Credit: Abbot Genser/HBO

The series that makes you happy to watch other peoples’ heads get shrunk, In Treatment is back for a second season, starting tonight. The new sessions bring us a fresh group of patients, as Gabriel Byrne’s Dr. Paul Weston speaks in soothing tones to:
• Mia (Hope Davis), a successful lawyer coping badly with middle-aged loneliness;
• April (Milk‘s Allison Pill), a twentysomething architecture student diagnosed with cancer she’s not sure she wants to have treated;
• Oliver (Aaron Shaw), a 12 year-old caught in the middle of his parents’ impending divorce; and
• Walter (Frasier‘s John Mahoney), a high-powered executive prone to panic attacks.

As it was last season, each patient gets his or her own episode — a half-hour HBO session — with a fifth installment given over to Dr. Paul’s own therapy visit to his mentor-shrink, Gina, played by the ever-serene Dianne Wiest.

If I had to narrow it to two stand-outs, I’d pick April, a sullen girl barely hiding her cancer fears behind denial and hostility. Pill’s performance captures all the shadings of a creative young woman who’s decided she’s doomed to die.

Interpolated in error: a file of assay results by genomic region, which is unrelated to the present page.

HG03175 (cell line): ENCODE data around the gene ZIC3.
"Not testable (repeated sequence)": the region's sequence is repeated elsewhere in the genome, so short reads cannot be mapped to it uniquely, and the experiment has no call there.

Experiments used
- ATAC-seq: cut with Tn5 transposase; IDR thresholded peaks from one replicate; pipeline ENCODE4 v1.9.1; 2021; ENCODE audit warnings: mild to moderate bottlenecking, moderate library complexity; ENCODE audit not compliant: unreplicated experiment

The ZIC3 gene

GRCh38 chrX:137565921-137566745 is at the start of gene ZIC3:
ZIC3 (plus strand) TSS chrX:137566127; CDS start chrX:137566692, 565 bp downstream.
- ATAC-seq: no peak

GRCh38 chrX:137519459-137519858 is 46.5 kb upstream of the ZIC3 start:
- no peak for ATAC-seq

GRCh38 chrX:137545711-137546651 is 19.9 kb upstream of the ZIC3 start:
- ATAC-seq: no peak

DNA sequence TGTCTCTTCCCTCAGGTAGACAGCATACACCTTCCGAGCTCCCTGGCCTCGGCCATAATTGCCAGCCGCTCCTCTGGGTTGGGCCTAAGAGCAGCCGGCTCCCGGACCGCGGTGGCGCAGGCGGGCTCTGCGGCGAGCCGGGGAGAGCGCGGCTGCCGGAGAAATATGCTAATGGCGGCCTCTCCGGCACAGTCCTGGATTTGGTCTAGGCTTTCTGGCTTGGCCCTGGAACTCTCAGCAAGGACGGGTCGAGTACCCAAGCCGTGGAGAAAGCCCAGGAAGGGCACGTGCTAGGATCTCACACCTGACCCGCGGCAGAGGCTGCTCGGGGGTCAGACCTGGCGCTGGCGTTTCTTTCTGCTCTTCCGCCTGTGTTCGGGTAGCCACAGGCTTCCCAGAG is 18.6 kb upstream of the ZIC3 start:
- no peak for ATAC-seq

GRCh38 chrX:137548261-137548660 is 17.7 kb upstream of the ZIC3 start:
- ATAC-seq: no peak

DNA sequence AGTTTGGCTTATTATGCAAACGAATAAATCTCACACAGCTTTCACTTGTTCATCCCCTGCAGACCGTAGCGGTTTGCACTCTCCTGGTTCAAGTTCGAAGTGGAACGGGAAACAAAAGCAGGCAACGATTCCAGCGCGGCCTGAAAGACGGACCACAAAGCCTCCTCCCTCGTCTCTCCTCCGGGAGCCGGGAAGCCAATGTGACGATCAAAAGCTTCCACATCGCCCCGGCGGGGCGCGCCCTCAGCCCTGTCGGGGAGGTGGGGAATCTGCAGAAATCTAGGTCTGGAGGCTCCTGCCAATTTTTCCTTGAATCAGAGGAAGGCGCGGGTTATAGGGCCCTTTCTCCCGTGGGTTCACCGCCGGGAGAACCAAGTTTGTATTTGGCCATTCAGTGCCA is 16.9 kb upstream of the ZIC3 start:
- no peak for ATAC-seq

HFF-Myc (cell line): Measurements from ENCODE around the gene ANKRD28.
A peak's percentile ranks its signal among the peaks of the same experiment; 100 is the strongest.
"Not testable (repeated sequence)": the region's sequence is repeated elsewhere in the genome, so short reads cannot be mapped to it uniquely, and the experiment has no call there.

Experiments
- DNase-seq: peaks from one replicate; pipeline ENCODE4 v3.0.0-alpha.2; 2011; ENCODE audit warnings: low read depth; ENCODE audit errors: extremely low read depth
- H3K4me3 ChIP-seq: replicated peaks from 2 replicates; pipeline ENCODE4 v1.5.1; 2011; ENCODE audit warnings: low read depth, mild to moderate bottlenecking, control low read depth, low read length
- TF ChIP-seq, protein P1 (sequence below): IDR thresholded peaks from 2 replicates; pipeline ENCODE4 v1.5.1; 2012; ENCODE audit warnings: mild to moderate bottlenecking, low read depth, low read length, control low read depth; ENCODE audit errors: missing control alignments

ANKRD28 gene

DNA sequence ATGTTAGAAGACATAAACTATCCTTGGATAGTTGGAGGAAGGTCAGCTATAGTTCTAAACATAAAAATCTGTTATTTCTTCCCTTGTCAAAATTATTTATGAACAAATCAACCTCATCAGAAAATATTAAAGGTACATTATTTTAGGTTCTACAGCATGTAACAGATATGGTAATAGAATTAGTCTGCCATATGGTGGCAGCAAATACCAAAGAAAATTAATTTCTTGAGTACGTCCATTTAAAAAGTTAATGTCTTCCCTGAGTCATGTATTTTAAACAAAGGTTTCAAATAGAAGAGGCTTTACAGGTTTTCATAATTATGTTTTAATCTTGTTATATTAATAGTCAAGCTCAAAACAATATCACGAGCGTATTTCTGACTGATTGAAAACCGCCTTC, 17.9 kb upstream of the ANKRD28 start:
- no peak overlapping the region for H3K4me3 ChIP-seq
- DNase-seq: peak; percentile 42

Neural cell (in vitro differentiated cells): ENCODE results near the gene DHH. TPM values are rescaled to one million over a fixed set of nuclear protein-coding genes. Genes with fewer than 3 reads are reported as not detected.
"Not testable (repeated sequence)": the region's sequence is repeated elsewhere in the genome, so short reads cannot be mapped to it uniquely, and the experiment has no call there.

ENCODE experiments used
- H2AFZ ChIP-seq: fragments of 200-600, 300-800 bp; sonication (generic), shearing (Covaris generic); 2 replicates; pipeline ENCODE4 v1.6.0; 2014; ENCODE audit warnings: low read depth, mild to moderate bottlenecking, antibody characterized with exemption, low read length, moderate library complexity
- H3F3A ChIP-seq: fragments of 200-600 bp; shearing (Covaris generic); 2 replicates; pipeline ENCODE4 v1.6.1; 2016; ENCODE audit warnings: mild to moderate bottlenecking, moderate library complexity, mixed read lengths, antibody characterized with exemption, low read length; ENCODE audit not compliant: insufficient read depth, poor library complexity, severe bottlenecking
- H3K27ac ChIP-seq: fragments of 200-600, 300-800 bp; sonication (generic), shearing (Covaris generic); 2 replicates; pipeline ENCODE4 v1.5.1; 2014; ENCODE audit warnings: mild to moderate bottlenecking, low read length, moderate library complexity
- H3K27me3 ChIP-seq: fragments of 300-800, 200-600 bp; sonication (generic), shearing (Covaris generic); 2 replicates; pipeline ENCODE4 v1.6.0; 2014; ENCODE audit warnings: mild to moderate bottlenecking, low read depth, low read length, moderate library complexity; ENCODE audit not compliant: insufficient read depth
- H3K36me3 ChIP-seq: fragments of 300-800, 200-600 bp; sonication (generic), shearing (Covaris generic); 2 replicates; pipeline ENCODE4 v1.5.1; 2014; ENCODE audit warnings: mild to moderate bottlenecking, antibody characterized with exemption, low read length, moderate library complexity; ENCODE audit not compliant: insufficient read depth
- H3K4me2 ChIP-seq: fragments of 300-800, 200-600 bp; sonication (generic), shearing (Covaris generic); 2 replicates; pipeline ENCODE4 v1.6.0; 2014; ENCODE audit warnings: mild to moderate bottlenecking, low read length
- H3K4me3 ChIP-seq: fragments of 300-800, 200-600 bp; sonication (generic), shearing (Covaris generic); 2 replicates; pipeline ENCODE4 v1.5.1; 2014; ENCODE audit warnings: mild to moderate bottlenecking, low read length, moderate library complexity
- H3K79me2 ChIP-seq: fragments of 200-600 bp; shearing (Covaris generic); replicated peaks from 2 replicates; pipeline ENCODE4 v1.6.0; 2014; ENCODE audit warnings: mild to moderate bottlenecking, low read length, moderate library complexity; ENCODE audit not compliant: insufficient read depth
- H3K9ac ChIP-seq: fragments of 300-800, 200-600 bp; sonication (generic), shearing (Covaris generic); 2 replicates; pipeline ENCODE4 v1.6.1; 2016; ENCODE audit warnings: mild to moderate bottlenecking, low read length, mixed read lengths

And if you only know John Mahoney as Frasier‘s lovable grump dad, you’ll be bowled over by Mahoney’s transformation into a tough-as-nails executive who keeps himself so busy as a corporate control-freak, he can’t see the damage he’s doing to himself.

In Treatment is simply the most addictive TV show on the air (in the cable wires?). As I settled in for a new round of advice and repressed memories, I was reminded of the therapist’s famous last line in the Philip Roth novel Portnoy’s Complaint: “Now, vee may perhaps to begin, yes?” Yes.
Grade: A

Please tune in tonight for the back-to-back sessions with Mia and April and let me know what you think, will you? Thanks.